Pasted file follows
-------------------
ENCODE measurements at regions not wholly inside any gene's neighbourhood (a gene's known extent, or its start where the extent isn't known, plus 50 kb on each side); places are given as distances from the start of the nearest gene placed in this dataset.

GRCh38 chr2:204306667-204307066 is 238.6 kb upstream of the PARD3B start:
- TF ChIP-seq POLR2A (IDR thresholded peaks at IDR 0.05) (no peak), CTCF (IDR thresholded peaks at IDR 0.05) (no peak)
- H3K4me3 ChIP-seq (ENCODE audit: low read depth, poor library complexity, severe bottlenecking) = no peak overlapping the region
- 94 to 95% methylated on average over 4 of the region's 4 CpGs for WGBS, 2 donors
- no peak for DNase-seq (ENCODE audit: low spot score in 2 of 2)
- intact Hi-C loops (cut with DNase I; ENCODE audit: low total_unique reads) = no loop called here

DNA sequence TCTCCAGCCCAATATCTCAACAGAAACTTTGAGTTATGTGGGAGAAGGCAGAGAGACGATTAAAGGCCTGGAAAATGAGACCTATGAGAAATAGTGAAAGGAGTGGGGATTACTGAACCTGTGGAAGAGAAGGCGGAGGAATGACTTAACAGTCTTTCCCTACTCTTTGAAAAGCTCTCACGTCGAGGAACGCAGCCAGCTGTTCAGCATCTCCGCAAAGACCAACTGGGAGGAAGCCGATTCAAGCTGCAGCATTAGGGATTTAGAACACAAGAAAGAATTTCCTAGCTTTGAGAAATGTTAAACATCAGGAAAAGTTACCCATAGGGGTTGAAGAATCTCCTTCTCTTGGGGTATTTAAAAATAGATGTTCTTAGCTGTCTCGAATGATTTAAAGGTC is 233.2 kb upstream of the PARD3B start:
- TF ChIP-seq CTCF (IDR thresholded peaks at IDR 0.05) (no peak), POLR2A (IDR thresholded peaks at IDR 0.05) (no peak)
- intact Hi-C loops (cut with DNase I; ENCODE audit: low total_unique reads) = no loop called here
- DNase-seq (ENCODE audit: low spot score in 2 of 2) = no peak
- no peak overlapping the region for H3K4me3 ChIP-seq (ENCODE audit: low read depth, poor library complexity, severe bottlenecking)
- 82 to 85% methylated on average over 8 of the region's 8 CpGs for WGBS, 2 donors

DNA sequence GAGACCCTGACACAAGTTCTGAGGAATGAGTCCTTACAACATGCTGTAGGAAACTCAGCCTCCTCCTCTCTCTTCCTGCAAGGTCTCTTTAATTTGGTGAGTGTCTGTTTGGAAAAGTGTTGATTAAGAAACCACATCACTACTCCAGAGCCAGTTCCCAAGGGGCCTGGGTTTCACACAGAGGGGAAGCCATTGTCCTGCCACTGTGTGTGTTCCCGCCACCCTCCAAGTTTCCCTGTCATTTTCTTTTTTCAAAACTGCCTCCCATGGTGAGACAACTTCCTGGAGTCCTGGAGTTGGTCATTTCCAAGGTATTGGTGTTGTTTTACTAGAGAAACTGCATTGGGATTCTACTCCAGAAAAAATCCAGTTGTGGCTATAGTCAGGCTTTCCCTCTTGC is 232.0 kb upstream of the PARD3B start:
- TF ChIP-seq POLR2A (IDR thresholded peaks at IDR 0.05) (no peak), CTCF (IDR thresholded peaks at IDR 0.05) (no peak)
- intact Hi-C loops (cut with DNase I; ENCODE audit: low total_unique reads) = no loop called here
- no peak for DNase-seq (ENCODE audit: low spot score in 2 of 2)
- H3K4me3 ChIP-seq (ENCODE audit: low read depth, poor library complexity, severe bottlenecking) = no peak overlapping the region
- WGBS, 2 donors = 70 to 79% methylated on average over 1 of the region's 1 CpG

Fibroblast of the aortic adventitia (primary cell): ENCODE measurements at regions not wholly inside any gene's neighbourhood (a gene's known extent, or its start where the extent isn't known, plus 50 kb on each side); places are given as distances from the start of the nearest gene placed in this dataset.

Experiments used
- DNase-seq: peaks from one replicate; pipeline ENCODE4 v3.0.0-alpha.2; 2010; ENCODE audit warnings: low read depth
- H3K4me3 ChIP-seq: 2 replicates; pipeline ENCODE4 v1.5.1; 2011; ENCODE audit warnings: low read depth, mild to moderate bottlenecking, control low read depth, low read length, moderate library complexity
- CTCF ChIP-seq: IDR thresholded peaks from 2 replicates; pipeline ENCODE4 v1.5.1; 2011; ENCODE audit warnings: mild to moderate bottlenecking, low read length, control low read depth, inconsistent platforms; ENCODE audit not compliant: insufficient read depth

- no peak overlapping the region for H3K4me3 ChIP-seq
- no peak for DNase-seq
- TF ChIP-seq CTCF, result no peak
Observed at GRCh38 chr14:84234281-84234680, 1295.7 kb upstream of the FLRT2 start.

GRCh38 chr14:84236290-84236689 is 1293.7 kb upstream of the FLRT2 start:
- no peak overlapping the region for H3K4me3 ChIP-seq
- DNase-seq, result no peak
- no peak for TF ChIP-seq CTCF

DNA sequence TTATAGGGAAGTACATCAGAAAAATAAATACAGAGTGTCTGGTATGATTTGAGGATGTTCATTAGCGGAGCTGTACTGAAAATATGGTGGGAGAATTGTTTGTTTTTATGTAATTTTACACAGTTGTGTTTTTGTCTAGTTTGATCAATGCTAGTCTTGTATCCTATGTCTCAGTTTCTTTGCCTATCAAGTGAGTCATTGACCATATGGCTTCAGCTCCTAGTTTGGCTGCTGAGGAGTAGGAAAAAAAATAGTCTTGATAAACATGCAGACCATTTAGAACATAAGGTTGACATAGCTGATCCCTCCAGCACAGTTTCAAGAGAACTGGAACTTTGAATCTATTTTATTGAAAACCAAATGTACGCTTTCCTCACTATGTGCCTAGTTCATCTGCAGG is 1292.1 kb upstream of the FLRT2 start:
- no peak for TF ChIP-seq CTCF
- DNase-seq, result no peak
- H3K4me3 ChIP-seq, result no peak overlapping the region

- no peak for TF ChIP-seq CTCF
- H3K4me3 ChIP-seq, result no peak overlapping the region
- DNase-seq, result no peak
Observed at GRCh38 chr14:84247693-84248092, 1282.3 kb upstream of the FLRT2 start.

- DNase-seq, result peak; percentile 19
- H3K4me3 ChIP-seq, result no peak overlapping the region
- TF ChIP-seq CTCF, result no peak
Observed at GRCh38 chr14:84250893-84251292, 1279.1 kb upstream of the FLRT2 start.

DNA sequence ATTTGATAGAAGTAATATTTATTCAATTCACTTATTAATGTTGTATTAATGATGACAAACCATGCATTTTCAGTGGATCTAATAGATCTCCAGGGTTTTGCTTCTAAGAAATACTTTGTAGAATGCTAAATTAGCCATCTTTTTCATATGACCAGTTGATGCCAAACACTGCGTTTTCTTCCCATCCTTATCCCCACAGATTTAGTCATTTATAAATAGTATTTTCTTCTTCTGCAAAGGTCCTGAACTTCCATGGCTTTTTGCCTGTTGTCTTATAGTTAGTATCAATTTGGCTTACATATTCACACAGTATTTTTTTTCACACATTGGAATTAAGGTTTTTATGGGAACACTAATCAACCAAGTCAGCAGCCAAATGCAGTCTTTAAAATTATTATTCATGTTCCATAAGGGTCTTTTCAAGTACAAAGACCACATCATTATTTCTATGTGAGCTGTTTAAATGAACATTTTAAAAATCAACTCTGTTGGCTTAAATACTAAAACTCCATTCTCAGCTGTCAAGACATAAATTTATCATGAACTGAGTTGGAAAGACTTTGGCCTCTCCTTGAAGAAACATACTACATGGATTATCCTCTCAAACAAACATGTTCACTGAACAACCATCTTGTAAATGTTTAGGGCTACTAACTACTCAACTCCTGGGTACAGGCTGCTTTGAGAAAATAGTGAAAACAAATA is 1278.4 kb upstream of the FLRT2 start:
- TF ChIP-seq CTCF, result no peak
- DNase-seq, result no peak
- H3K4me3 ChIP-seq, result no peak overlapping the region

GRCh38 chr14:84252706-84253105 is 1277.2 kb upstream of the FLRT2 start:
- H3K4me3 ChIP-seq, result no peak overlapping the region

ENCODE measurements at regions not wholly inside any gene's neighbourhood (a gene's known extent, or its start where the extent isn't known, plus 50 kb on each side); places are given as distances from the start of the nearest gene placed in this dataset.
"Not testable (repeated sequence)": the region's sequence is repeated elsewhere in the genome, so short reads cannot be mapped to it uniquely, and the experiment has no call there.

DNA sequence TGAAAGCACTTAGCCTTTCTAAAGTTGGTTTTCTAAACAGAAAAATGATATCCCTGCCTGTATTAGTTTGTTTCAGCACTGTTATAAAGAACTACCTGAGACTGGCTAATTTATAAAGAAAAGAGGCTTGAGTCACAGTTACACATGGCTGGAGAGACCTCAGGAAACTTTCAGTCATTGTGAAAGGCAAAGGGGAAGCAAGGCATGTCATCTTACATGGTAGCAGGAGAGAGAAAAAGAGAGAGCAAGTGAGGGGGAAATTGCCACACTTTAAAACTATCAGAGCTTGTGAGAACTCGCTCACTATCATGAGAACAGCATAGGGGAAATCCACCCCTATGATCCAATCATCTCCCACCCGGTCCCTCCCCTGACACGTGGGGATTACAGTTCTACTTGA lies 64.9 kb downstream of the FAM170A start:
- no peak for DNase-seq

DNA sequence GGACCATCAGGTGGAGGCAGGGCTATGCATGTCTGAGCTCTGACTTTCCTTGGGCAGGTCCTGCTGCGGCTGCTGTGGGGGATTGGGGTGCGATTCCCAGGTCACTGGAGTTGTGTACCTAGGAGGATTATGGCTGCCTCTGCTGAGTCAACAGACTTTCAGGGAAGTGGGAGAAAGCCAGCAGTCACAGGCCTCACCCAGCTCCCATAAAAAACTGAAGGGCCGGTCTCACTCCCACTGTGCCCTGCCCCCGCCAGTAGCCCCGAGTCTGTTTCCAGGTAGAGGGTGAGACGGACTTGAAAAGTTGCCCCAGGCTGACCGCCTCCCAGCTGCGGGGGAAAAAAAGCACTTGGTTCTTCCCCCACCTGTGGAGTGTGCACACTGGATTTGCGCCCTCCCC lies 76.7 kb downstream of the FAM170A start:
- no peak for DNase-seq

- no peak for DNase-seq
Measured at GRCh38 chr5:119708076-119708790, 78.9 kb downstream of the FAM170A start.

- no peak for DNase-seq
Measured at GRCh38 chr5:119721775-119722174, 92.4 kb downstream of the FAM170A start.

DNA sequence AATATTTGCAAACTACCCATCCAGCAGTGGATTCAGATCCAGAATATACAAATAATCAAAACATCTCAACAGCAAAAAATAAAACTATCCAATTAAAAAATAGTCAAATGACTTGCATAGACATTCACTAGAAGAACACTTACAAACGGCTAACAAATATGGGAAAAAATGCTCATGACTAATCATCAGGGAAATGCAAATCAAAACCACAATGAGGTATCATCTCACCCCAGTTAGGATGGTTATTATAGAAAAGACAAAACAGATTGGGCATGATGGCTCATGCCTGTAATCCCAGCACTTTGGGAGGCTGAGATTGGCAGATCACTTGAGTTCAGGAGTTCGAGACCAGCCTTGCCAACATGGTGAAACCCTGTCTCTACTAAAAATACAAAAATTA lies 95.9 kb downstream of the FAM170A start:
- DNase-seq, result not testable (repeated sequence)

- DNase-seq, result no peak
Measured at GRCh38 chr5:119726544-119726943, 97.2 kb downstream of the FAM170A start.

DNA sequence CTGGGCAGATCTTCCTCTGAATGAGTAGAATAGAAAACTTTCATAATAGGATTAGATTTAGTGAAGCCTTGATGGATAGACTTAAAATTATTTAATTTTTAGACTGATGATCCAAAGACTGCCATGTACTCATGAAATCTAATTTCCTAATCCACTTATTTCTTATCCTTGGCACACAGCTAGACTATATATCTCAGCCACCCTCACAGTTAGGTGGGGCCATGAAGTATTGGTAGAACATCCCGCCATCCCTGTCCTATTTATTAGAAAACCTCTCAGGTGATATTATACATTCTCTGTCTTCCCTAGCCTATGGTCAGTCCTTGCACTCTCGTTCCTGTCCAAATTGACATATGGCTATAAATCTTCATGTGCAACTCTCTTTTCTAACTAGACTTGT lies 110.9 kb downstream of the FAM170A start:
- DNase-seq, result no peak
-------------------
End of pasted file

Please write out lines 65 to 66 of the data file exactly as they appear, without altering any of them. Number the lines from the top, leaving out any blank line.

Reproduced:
DNA sequence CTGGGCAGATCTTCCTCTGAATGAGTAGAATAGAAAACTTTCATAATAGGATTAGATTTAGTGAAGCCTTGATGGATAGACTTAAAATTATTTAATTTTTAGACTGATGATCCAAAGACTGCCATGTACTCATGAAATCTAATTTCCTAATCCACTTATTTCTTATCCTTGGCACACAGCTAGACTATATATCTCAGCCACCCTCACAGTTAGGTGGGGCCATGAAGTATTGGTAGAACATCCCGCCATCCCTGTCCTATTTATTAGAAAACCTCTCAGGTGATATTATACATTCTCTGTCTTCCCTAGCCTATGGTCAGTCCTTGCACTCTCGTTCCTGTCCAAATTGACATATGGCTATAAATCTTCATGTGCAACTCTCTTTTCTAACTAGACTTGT lies 110.9 kb downstream of the FAM170A start:
- DNase-seq, result no peak